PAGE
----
IIT Bombay researchers develop wearable, movement-capturing device

Movement-capture device-Optimized
The device can track the amount of bending of fingers, knuckles and wrist, and distinguish the differing extent of movement occurring simultaneously in all the three joints of the hand, says Chandramouli Subramaniam (left) and Mihir Kumar Jha.

The device can simultaneously measure the amount of motion taking place in all the three joints during any activity or gesturing.

A thin, light, wearable gesture-tracking device that behaves like a second skin and is able to precisely detect mechanical movements such as bending and stretching of the joints of the hand — fingers, knuckles and wrist — has been developed by researchers at the Indian Institute of Technology (IIT) Bombay.  The results of the research were published in the journal ACS Omega.

The device can find applications in physiotherapeutic recuperation of stroke patients, personalized point-of-care health monitoring systems, and robotics.

While commercially available activity trackers can estimate parameters such as number of steps taken and calories burnt, this device can accurately measure the amount of motion taking place in all the three joints during any activity or gesturing. The device is capable of instantaneously detecting movements and is quite sensitive — can detect variations of about 2 mm during stretching and about 5 degrees during bending in all the three joints.

It is inexpensive to make the device and be used repeatedly for over several hundred times.

What makes the device particularly unique is its ability to track the amount of bending of individual joints and distinguish the differing extent of movement occurring simultaneously in all the three joints of the hand.

At 140 degrees, the fingers bend the most among the three joints of the hand; the knuckles and wrist bend up to 90 and 80 degrees respectively. Since the device can track the amount of bending of say the fingers, it can distinguish between holding a bottle (30 degrees), using a forceps (90 degrees) and a clenched fist (140 degrees).

priya-Optimized
We made the electrodes by coating a cotton thread with carbon nanotubes, says Priya Rathi.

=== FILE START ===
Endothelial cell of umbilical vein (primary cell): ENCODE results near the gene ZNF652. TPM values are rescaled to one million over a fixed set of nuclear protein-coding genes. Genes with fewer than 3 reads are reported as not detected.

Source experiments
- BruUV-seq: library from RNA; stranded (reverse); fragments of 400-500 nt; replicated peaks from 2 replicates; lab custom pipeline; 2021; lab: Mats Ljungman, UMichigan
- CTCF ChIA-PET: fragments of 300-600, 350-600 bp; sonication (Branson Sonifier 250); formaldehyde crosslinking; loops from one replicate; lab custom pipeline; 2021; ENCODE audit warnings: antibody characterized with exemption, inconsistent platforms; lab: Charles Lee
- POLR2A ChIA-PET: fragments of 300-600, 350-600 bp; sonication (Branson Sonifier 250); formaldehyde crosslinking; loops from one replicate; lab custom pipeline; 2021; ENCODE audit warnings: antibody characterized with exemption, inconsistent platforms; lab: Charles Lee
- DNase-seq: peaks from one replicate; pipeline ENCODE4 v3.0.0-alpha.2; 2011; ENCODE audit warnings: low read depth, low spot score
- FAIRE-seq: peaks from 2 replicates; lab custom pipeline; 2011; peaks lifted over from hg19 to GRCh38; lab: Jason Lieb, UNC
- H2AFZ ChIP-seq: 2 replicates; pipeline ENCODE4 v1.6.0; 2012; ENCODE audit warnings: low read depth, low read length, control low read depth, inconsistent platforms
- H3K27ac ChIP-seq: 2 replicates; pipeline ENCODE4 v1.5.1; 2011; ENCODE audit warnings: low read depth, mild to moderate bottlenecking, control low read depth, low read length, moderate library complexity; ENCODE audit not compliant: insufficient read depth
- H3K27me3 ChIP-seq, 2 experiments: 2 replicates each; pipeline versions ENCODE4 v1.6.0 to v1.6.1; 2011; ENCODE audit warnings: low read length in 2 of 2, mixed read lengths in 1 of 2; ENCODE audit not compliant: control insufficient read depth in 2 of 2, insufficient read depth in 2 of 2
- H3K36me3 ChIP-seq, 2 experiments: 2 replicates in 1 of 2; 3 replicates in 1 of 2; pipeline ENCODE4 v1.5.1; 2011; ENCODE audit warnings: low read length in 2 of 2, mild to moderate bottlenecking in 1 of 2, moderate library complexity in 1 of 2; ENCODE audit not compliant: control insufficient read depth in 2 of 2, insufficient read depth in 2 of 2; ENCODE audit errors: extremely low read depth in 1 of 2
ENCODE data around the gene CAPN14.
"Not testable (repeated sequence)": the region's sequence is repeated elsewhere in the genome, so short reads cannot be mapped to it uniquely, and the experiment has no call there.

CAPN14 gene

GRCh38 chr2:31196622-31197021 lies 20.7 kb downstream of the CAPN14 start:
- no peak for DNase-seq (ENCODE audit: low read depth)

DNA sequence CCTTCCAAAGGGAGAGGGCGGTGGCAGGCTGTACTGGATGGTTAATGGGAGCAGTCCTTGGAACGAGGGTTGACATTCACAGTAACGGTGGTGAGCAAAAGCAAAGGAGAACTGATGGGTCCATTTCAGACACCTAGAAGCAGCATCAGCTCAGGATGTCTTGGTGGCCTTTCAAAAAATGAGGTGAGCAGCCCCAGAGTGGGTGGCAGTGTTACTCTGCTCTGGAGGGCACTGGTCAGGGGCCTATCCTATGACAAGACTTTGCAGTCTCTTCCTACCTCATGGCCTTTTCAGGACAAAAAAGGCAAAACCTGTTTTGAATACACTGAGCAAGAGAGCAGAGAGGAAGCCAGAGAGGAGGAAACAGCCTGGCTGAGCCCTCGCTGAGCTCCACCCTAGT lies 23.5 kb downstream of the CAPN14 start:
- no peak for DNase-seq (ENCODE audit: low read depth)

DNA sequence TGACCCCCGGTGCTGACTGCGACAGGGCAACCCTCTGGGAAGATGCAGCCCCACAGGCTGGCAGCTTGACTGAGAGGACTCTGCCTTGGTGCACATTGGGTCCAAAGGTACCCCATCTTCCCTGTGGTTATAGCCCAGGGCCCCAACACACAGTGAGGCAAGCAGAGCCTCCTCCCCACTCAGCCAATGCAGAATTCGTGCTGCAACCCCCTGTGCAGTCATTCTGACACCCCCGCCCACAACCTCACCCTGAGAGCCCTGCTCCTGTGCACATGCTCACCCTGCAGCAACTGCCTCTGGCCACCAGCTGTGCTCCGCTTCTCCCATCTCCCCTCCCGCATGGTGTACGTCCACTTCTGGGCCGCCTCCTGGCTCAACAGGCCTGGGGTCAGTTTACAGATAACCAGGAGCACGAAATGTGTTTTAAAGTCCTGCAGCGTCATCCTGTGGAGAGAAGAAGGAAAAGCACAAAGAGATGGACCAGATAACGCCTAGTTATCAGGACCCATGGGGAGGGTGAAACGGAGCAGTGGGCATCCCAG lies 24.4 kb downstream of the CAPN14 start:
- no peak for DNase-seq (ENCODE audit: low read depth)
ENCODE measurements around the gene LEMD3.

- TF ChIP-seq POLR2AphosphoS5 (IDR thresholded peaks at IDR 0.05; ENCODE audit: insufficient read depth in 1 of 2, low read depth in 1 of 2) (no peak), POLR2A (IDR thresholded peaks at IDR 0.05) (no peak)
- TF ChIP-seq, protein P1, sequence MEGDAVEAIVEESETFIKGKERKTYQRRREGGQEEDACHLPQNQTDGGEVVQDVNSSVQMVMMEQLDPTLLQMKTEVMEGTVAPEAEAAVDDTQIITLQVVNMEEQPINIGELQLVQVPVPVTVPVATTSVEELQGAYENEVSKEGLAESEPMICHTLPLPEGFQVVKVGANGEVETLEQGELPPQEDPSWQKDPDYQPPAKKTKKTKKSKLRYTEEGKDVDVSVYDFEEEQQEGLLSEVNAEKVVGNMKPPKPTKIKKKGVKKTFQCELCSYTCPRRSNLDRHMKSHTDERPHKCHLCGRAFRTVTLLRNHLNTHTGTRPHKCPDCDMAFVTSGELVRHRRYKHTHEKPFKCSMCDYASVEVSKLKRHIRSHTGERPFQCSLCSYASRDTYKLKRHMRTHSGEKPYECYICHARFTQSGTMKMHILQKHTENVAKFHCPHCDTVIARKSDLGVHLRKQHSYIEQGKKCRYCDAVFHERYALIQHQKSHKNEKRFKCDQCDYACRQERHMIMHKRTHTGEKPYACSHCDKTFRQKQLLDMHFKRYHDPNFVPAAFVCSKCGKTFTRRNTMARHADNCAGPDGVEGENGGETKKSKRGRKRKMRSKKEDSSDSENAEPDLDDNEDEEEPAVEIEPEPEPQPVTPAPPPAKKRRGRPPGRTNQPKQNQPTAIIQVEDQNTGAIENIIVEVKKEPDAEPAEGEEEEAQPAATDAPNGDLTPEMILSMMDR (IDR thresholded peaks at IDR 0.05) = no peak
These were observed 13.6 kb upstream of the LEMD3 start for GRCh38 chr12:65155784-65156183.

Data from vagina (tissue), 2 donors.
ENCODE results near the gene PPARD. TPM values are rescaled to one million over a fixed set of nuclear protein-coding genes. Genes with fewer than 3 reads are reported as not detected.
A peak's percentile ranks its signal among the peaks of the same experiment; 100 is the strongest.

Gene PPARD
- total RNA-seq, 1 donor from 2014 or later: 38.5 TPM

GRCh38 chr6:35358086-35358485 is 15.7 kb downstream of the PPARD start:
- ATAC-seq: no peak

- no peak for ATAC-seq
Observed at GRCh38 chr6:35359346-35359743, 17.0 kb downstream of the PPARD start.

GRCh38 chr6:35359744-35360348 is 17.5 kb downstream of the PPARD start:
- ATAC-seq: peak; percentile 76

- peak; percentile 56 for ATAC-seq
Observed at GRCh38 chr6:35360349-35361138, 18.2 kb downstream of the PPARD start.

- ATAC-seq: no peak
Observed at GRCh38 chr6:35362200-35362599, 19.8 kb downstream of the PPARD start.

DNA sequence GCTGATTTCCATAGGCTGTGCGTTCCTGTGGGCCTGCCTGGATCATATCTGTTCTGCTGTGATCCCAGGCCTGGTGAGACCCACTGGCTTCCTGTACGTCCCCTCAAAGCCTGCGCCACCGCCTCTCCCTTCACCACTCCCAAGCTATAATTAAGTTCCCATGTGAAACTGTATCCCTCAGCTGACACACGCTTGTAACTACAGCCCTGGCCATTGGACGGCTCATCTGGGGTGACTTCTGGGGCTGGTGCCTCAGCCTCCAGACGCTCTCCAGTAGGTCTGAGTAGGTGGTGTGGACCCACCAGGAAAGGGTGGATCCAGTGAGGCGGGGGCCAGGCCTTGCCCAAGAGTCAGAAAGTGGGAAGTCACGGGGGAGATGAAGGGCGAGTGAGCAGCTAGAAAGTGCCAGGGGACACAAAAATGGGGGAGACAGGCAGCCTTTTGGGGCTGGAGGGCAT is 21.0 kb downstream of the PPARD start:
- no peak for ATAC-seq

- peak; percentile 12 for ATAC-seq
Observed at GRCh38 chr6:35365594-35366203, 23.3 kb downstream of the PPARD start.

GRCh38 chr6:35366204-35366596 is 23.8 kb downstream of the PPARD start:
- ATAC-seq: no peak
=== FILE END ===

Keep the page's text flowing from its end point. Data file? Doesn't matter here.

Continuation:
“The device can be directly put on skin, on gloves or any artificial surface,” says Prof. Chandramouli Subramaniam from the Department of Chemistry at IIT Bombay. Unlike currently available gesture tracking devices, the performance and sensitivity of the device is not compromised by humidity or temperature.

“Though we tested the device on the three joints of the hand, it can be used for tracking the movement of any joint in the body,” says Prof. Subramaniam who is the corresponding author of the paper.

Making of the device

The researchers used a polymeric film as a matrix in which carbon nanotubes are uniformly distributed resulting in a continuous, electrically conductive network. Thus when the matrix is stretched or bent the way the carbon nanotubes are connected changes and that produces changes in the electrical pathway across the device. This results in resistance change when the device is bent, stretched or twisted.

The amount of change in resistance is a reflection of the location and extent of movement. “Each joint bends to different extent (angle) and bends either sharply like in the case of a finger or makes a broad sweep (curvature) as in the case of the wrist,” he says. “The device measures the curvature and extent of bending to find which joint is being bent and by how much.”

Unlike other devices which use metallic electrodes, the one developed by the IIT Bombay team uses the same carbon nanotubes for electrodes. “Metal electrodes are more prone to failure and fatigue and are uncomfortable when used directly on skin. So we made the electrodes by coating a cotton thread with carbon nanotubes,” says Priya Rathi, the first author of the paper. By not using any metallic component, the researchers have overcome important shortcomings on the way to making wearable components.

“Early-stage detection of arthritis and muscular disorders require extensive database-creation and validation. Efforts are on to do these,” says Prof. Subramaniam. “Studies will be carried out on healthy individuals and those with arthritis to understand the difference in movement of joints. Later, those with early-stage arthritis will be enrolled and a longer-duration study will be conducted.”

This work and its presentation by Priya Rathi was one among the five selected all over the world by the McDonnells Academy for presentation at the 6th International Symposium addressing global challenges held in Brisbane, Australia between September 22 and 25, 2016.

Published in The Hindu on August 8, 2017

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